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'Tombstoning' youngsters risk leaping to their deaths, councils and fire chiefs warn

“Tombstoning is extremely dangerous and anyone doing it is dicing with death or risks ending up with life-changing or serious injuries"

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Reckless thrill-seekers leaping from structures as high as 65-foot into water risk fatal injuries or serious disability after a surge in the dangerous activity during the summer holidays, councils and fire chiefs warn today.

Young people, some fuelled by drink, are risking their lives ‘tombstoning’ – jumping or diving from a height into water unsupervised – into the sea and rivers where they could hit unseen objects or land badly.

Alongside the risk of submerged objects, jumping into cold open water where temperatures can be as low as 15C in the summer – half that of typical swimming pools heated to 30C - can also cause cold water shock. Cold water shock, which can affect breathing and movement - even among strong and confident swimmers - is one of the biggest causes of drowning.

The Local Government Association (LGA), which represents councils and all 48 fire and rescue authorities, is calling for the dangers of cold water shock to be taught in swimming lessons. If schools don’t arrange swimming lessons for their pupils, they should receive the safety advice as part of personal, social, health and economic (PHSE) lessons, it says.

The warm weather has seen a recent spike in tombstoning from cliffs, harbour walls, piers and bridges, which has resulted in serious injuries. A woman broke both legs after leaping into the sea and hitting submerged rocks in Dorset and a young man was airlifted to hospital with serious injuries after jumping into the sea in Torquay.

Since 2004 the Coastguard has dealt with more than 200 incidents of tombstoning, with 70 injuries and 20 deaths.

Dangers include shallow water and hidden rocks, as well as strong currents and changing tides which can rapidly sweep people away.

Cllr Morris Bright, Vice Chairman of the LGA’s Safer and Stronger Communities Board, said:

“Tombstoning is extremely dangerous and anyone doing it is dicing with death or risks ending up with life-changing or serious injuries.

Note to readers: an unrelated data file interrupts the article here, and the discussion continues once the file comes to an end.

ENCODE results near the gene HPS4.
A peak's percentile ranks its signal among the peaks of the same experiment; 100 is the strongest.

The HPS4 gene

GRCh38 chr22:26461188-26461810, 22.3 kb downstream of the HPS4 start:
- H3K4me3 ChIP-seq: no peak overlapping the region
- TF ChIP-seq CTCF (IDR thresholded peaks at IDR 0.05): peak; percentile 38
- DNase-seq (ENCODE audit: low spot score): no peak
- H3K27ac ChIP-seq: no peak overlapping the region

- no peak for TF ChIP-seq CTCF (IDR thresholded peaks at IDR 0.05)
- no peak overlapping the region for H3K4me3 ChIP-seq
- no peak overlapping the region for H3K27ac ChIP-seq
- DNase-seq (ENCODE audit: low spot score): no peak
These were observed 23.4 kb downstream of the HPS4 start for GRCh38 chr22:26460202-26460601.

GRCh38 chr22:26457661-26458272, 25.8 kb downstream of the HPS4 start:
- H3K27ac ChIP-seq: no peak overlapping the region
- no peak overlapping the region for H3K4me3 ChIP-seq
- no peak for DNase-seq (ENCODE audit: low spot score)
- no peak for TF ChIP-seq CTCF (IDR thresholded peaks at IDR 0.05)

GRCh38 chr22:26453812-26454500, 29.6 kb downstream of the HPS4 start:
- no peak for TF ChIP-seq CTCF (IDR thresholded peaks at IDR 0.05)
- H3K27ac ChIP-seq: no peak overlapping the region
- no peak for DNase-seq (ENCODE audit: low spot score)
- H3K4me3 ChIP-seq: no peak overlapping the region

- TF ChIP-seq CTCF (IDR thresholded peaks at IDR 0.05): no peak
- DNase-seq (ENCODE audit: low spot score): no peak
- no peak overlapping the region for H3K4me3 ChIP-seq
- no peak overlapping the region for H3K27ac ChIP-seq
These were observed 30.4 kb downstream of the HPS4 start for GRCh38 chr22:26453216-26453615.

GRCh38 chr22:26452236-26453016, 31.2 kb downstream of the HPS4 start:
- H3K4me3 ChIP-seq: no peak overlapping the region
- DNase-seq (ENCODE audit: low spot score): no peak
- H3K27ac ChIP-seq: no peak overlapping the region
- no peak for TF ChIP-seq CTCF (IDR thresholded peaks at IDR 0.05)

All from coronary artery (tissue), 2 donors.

“The message is clear - if you don’t know that the depth of the water is safe or you cannot see what is below the surface, don’t jump or let alcohol, drugs or peer pressure affect your judgement. Even if you think you are jumping safely, children may be watching you and copy your actions.

“Sea and river temperatures can also be deceptive and can cause people’s body temperature to plummet, leading to cold water shock and increasing the risk of drowning, while sea currents or undertow, even on a calm day, can create life-threatening hazards without warning.

“We urge young people to resist temptation to tombstone during the warm weather and to get their kicks from safer activities elsewhere during the summer holidays.”


  • Cornwall Council is warning people not to jump from cliffs and seawalls into water off Cornish coasts. The Safer Cornwall partnership is reminding parents to keep track of their children’s activities and highlighting the risks linked to tombstoning.

  • The Coastguard has been called to reports of people tombstoning off the cliffs around Knightstone Island, Weston-super-Mare.

  • Children have been spotted tombstoning into the sea from the Hot Walls in Old Portsmouth while several “near misses” have been reported of children jumping from a pontoon into the water in front of a ferry at Eastney, Portsmouth.

  • A group of young boys were spotted diving from scaffolding on a sailing club building into the sea in Plymouth – a day after a young man was airlifted to hospital with serious injuries after jumping into the sea in Torquay.

  • The headteacher of a school in Bournemouth has written to parents after a groups of teenage boys were seen tombstoning from a footbridge into a river.

  • A group of men received a warning from the Coastguard after jumping from the Durdle Door landmark - whose arch is 65ft high - into the sea in Lulworth.

  • A woman broke both legs and was airlifted to hospital after leaping into the sea and hitting submerged rocks, in Winspit, Dorset. 



  • Councils in England face an overall funding gap of £8 billion by 2025. The LGA’s #CouncilsCan campaign calls on the Prime Minister to ensure the forthcoming Spending Review secures the future of vital local services and the long-term financial sustainability of councils. Visit our campaign page for more information
  • Accidental drownings in the combined months of June, July and August rose by 24 per cent, from 83 in 2017 to 103 in 2018, according to figures from the National Water Safety Forum.
  • The Maritime and Coastguard Agency says on average around 50 people die of alcohol-related drowning around the coast of the UK each year.
  • Facts and safety advice on cold water shock are available here.